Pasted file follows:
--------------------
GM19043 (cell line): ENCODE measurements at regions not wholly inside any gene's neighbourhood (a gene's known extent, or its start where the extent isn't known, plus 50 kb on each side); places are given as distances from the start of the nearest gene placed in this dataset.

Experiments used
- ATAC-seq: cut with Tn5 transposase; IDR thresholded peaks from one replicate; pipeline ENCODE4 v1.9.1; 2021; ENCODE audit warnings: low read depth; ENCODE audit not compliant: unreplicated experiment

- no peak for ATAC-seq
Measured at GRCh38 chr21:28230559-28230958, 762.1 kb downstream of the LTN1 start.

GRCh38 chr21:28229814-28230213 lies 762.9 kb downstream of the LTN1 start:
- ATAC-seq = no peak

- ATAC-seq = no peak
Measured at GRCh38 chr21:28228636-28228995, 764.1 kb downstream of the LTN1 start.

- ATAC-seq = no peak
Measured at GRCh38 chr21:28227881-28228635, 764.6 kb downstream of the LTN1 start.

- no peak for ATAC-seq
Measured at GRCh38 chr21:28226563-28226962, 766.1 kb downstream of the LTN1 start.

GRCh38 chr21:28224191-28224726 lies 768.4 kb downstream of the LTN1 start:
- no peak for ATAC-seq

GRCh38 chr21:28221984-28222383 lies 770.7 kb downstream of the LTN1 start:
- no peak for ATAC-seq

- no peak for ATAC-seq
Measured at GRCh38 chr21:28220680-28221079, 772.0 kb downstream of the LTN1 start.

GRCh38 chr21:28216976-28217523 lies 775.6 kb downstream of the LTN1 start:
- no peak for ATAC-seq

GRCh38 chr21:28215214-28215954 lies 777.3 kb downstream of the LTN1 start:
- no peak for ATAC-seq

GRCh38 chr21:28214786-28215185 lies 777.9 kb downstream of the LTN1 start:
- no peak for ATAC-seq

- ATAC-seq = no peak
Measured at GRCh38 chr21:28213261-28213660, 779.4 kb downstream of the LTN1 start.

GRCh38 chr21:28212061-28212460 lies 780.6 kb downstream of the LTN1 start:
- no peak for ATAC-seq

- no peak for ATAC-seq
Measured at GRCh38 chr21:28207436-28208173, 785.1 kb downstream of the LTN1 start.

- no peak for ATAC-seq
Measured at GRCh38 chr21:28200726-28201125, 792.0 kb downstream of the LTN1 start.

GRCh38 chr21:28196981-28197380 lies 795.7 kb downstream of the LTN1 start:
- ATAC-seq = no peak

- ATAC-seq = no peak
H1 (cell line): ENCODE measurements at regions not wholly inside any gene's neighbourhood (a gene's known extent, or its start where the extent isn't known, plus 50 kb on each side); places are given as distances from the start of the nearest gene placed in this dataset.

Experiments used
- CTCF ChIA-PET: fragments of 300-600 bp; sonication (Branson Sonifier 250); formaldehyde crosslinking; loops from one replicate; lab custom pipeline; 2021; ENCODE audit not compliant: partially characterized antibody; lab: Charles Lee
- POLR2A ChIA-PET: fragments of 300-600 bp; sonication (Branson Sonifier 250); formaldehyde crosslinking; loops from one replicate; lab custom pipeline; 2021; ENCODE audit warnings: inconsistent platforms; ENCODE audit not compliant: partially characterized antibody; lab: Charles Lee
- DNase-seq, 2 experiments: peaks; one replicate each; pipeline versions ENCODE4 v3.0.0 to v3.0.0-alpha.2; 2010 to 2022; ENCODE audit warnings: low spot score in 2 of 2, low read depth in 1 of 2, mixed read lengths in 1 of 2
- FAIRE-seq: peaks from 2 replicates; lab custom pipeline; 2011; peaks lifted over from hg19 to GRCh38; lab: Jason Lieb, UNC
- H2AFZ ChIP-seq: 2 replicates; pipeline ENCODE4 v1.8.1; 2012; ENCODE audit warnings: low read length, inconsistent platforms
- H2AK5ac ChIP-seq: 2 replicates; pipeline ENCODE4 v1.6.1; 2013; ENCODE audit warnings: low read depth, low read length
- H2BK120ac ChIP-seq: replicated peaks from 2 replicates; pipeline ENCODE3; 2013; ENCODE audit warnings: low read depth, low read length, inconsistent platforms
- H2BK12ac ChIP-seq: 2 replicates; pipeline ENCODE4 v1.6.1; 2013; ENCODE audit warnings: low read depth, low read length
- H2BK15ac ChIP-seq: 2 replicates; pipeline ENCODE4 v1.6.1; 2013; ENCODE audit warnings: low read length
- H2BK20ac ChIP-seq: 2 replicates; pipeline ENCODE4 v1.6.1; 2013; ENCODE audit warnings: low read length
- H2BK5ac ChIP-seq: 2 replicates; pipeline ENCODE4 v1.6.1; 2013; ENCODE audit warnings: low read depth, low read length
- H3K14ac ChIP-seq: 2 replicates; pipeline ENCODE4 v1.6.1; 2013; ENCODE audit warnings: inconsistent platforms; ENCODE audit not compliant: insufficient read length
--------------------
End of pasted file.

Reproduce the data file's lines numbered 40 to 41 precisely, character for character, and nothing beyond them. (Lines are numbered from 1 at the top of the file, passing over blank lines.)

- POLR2A ChIA-PET: fragments of 300-600 bp; sonication (Branson Sonifier 250); formaldehyde crosslinking; loops from one replicate; lab custom pipeline; 2021; ENCODE audit warnings: inconsistent platforms; ENCODE audit not compliant: partially characterized antibody; lab: Charles Lee
- DNase-seq, 2 experiments: peaks; one replicate each; pipeline versions ENCODE4 v3.0.0 to v3.0.0-alpha.2; 2010 to 2022; ENCODE audit warnings: low spot score in 2 of 2, low read depth in 1 of 2, mixed read lengths in 1 of 2